The speakers for the event were, according to the organisers, “several generations of Antifascists including members from Projekt Antifa in Copenhagen, Gary O’Shea of Red Action and comrades from Left Hook and AFA”.
Several of the groups have links to both violence and extremism. One of the groups, Red Action, was linked to the 1993 Harrods bombing in which two members, Patrick Hayes, a leading member of the group at the time, and Jan Taylor, were convicted of planting a bomb for the IRA and sentenced to 30 years in prison each.
When police attempted to arrest the pair two months after the bombing, they were met with gunfire, though no police were injured in the arrest. After taking the two Red Action members into custody, police found 22lbs of Semtex, a large stockpile of homemade explosives, several handguns, ammunition, and remote detonators for potential bombs.
The meeting and public association with Red Action come after Antifa in Germany released a “riot tourist” handbook which called on other far-left extremists to attack targets at the upcoming conference of the anti-mass migration populist Alternative for Germany (AfD) to be held in Augsburg next month.

 

 

Personally, I find the ironies fascinating. Attacking war memorials. A lot of these are dedicated to people who gave their lives in the Second World war, fighting fascism. As I have remarked elsewhere, they wear black uniforms, bear symbols, wear masks, and carry black flags, yet style themselves as "anti fascist"! I personally struggle to see where burning cars and buildings fits into the fight against fascism. Its yet another good argument to support the banning of full face coverings in public.

 

Maybe its time for government to take a hard look at this organisation to maybe add Antifa to the prescribed list of terrorist organisations, and also look at where money comes from that supports them.

 

 


 

And on the other side................

 

November 2018. Three people have been convicted of belonging to the banned neo-Nazi group National Action. Adam Thomas, 22, and his partner Claudia Patatas, 38, were found guilty with Daniel Bogunovic, 27. the group marched through our streets with a banner bearing the image of Adolf Hitler and actually celebrated the murder of Labour MP Jo Cox.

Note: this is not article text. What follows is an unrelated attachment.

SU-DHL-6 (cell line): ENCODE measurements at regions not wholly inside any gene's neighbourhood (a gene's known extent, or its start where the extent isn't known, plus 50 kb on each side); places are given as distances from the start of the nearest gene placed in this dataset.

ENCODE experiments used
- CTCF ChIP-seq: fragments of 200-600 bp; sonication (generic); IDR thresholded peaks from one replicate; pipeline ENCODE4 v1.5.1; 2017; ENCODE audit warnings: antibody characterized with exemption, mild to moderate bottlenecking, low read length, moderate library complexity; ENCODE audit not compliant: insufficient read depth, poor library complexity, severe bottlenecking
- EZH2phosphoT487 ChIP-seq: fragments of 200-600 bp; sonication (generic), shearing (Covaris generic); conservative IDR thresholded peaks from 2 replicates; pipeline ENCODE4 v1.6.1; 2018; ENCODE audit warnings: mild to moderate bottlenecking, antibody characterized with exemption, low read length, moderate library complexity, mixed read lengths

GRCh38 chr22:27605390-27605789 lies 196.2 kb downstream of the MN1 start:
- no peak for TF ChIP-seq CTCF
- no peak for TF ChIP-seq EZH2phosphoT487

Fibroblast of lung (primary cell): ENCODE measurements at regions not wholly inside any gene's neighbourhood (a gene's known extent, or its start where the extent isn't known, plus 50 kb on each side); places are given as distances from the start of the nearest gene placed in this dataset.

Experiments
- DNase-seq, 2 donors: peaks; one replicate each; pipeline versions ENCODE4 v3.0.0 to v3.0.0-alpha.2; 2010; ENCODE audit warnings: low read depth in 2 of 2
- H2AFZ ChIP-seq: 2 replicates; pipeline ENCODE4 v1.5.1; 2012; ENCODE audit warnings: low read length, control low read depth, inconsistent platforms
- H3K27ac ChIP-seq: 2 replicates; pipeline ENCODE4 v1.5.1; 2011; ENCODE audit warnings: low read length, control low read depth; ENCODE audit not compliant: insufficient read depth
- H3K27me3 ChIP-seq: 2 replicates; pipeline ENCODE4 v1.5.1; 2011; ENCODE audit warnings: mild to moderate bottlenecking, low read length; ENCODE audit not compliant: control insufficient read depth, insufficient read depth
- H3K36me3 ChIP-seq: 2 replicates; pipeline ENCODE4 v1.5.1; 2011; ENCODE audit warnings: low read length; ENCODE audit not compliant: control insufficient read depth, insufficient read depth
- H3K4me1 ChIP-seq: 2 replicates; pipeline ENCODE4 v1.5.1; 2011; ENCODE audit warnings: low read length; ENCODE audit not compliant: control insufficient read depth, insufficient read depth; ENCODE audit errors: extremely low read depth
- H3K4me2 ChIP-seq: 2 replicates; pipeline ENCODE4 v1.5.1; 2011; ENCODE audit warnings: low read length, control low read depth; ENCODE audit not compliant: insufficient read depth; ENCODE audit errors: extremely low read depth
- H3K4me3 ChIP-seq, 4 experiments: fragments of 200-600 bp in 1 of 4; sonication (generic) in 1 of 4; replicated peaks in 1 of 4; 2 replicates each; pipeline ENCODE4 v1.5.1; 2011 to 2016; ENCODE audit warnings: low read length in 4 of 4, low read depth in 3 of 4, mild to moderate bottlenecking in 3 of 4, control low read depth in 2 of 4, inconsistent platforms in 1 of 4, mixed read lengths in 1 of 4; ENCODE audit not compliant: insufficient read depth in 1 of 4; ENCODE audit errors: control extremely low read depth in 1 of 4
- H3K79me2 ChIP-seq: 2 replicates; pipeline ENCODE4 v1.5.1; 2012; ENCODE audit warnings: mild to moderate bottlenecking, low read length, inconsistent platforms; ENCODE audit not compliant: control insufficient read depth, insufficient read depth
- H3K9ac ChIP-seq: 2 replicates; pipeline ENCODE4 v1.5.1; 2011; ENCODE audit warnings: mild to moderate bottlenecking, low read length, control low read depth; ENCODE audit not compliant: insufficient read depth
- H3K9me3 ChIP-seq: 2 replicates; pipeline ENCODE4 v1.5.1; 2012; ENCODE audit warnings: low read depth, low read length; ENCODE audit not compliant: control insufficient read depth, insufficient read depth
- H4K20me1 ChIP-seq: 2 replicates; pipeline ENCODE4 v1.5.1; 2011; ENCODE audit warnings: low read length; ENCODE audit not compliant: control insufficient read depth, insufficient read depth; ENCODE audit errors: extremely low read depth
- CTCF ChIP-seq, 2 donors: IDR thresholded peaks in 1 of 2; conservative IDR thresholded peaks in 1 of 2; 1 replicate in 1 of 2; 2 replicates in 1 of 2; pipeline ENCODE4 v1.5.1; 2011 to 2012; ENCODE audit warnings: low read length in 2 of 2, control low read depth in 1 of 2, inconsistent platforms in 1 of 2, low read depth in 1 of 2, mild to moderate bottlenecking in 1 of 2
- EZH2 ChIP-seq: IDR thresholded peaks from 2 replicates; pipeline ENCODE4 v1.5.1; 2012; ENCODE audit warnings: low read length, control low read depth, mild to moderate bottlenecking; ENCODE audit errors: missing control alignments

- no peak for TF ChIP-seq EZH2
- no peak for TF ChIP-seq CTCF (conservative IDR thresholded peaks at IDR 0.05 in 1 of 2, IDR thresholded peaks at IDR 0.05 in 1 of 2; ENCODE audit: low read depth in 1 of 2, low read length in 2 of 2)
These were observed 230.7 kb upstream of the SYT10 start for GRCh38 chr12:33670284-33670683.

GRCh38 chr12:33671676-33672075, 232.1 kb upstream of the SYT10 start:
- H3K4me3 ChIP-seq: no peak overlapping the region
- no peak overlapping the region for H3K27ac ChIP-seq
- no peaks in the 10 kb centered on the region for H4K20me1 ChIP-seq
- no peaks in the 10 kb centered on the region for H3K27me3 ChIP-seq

When police visited their home to make the arrests a bedroom was found to be strewn with weapons - machetes, crossbows, an axe under the bed, a Nazi-style dagger. In the hallway were pendants bearing SS runes and the insignia of the Ku Klux Klan. There were even cushions emblazoned with swastikas in the lounge, and in the kitchen a swastika-shaped pastry cutter, no doubt for preparing Hitler’s birthday cake, a popular ritual amongst the Mein Kamf nutters.


Thomas and Patalas who were living together had just had their first child. The baby, a little over a month old at the time, had been given the middle name Adolf by his parents - in tribute to the leader of Nazi Germany. He will now have to carry that name as he grows up.

Full story here: https://www.bbc.co.uk/news/stories-45919730

This does raise some serious questions about the fitness of certain parents to bring up children. Any political or religious creed that preaches hatred and supports the murder of innocent people, whether its political left or right, or religious, such as fundamental Islam, has no place in a civilised society.
In the days of ‘the troubles’ in Northern Ireland kids were fed on a diet of sectarian hatred which is no different to other extremist households. If you go far enough to the right you get Hitler, far enough to the left and you get Pol Pot or Stalin (a bigger mass murderer than Hitler), far enough with fundamental Islam and people get thrown from rooftops and burned alive.


Should people like this be allowed to bring up kids?